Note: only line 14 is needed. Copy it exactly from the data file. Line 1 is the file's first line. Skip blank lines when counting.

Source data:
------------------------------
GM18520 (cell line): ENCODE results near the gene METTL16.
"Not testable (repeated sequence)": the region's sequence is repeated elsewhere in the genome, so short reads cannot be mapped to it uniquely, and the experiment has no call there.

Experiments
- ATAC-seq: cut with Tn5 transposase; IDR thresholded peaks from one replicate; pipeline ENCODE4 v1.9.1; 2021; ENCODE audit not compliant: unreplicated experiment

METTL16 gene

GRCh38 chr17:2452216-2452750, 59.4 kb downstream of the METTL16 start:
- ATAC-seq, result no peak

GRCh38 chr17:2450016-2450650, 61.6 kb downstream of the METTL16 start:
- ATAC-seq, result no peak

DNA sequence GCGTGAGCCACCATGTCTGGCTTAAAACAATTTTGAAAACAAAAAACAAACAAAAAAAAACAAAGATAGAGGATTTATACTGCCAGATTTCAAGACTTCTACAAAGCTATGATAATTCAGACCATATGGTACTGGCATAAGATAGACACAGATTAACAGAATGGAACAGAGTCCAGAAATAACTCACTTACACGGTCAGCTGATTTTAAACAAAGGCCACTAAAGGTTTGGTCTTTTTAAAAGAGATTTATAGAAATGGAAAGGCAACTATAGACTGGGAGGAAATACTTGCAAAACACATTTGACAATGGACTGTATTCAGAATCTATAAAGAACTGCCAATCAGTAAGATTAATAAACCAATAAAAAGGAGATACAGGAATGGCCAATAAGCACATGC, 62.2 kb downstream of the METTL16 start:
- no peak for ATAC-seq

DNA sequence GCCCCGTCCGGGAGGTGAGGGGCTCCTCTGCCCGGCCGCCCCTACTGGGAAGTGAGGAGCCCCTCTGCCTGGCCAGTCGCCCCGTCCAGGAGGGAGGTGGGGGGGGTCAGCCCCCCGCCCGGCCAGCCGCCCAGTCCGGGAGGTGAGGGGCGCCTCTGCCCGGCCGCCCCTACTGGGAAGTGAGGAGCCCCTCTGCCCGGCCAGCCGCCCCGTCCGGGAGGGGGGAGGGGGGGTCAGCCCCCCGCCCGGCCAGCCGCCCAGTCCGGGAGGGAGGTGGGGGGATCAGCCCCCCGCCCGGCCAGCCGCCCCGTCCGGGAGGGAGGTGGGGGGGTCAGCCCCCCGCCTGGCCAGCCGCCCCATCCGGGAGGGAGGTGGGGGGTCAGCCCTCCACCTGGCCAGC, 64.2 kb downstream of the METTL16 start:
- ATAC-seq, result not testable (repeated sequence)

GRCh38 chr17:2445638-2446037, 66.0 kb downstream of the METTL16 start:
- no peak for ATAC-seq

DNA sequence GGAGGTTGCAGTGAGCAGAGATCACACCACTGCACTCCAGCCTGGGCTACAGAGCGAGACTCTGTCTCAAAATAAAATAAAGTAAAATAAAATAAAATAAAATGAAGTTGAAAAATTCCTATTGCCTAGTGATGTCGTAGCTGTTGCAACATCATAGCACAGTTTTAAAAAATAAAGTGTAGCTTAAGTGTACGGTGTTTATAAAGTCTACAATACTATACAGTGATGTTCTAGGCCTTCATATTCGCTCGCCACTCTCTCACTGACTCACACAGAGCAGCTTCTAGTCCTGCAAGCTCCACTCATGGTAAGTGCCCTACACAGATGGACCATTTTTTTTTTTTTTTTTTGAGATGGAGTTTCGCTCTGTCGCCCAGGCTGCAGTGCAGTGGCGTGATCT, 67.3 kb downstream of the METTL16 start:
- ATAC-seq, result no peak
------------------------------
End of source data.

GRCh38 chr17:2445638-2446037, 66.0 kb downstream of the METTL16 start: